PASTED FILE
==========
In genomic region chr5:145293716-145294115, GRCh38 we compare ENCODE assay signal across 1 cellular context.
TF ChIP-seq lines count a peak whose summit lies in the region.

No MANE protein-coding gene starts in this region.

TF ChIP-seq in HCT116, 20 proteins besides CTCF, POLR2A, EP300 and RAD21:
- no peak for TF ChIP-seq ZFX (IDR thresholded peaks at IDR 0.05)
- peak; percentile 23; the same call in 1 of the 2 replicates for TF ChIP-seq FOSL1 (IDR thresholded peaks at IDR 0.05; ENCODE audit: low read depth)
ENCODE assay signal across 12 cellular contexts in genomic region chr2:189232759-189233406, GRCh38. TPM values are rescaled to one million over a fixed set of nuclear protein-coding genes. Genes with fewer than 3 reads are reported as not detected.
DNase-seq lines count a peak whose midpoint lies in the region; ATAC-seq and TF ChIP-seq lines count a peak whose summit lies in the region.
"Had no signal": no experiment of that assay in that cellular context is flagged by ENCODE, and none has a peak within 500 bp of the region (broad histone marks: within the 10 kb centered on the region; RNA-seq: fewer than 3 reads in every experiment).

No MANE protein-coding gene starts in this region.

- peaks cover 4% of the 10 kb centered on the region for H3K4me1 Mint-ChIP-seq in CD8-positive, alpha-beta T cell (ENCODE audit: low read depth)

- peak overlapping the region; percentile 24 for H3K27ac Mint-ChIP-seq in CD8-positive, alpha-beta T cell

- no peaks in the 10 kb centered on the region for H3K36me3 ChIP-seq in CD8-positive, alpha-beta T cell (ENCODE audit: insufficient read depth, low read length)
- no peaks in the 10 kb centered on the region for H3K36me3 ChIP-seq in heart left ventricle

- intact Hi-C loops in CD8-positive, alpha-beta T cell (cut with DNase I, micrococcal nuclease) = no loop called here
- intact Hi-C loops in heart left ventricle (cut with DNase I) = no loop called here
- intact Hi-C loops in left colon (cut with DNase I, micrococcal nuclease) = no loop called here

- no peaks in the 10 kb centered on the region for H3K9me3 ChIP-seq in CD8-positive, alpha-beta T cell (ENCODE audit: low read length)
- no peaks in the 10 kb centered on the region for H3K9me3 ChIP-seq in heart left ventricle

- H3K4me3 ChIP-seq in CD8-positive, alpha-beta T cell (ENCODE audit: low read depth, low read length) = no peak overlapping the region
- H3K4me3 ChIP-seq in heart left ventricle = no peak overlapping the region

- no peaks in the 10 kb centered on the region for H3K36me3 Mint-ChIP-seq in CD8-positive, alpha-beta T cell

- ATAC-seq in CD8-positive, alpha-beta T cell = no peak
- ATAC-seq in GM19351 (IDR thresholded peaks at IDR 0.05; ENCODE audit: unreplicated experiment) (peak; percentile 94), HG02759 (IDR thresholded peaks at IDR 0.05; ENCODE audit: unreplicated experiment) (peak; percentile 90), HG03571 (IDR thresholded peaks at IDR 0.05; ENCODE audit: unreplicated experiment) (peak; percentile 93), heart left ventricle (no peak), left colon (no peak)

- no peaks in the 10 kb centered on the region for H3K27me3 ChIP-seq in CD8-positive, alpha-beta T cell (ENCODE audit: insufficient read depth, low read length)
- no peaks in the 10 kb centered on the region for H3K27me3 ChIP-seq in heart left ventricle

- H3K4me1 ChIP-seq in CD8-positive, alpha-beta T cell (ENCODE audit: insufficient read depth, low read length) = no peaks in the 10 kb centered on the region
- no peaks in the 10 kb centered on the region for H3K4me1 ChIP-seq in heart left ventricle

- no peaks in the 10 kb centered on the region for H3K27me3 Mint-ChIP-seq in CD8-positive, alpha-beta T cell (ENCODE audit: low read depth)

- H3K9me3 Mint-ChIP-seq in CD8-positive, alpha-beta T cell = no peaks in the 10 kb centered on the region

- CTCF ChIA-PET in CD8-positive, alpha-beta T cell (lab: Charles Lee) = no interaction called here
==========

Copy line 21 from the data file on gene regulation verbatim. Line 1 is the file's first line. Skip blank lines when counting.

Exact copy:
- H3K4me3 ChIP-seq in heart left ventricle = no peak overlapping the region